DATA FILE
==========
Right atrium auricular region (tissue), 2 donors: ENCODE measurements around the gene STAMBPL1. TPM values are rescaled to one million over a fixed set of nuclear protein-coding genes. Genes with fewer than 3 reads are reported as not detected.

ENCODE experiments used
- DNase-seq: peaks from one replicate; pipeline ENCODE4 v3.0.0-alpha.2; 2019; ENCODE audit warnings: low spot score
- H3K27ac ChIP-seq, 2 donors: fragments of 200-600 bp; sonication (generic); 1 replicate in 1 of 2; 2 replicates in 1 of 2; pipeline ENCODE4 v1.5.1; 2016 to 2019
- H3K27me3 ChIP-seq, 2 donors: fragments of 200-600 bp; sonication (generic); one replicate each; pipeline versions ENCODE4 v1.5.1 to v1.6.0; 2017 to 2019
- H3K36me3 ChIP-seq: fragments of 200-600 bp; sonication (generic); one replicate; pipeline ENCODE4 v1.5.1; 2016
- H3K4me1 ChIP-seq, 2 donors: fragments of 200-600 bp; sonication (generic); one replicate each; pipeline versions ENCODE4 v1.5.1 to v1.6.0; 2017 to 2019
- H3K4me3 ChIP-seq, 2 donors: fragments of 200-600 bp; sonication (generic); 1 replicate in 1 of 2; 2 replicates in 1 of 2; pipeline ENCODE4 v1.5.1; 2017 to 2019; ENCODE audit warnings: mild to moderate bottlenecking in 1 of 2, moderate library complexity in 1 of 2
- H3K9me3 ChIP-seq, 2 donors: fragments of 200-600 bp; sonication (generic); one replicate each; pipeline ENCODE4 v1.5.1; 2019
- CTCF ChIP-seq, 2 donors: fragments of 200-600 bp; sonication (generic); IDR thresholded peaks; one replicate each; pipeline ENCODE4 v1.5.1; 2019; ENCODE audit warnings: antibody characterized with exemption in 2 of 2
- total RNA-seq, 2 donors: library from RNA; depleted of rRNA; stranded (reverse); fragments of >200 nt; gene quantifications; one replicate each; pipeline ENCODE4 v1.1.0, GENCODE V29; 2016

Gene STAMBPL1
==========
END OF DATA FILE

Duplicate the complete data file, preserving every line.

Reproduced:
Right atrium auricular region (tissue), 2 donors: ENCODE measurements around the gene STAMBPL1. TPM values are rescaled to one million over a fixed set of nuclear protein-coding genes. Genes with fewer than 3 reads are reported as not detected.

ENCODE experiments used
- DNase-seq: peaks from one replicate; pipeline ENCODE4 v3.0.0-alpha.2; 2019; ENCODE audit warnings: low spot score
- H3K27ac ChIP-seq, 2 donors: fragments of 200-600 bp; sonication (generic); 1 replicate in 1 of 2; 2 replicates in 1 of 2; pipeline ENCODE4 v1.5.1; 2016 to 2019
- H3K27me3 ChIP-seq, 2 donors: fragments of 200-600 bp; sonication (generic); one replicate each; pipeline versions ENCODE4 v1.5.1 to v1.6.0; 2017 to 2019
- H3K36me3 ChIP-seq: fragments of 200-600 bp; sonication (generic); one replicate; pipeline ENCODE4 v1.5.1; 2016
- H3K4me1 ChIP-seq, 2 donors: fragments of 200-600 bp; sonication (generic); one replicate each; pipeline versions ENCODE4 v1.5.1 to v1.6.0; 2017 to 2019
- H3K4me3 ChIP-seq, 2 donors: fragments of 200-600 bp; sonication (generic); 1 replicate in 1 of 2; 2 replicates in 1 of 2; pipeline ENCODE4 v1.5.1; 2017 to 2019; ENCODE audit warnings: mild to moderate bottlenecking in 1 of 2, moderate library complexity in 1 of 2
- H3K9me3 ChIP-seq, 2 donors: fragments of 200-600 bp; sonication (generic); one replicate each; pipeline ENCODE4 v1.5.1; 2019
- CTCF ChIP-seq, 2 donors: fragments of 200-600 bp; sonication (generic); IDR thresholded peaks; one replicate each; pipeline ENCODE4 v1.5.1; 2019; ENCODE audit warnings: antibody characterized with exemption in 2 of 2
- total RNA-seq, 2 donors: library from RNA; depleted of rRNA; stranded (reverse); fragments of >200 nt; gene quantifications; one replicate each; pipeline ENCODE4 v1.1.0, GENCODE V29; 2016

Gene STAMBPL1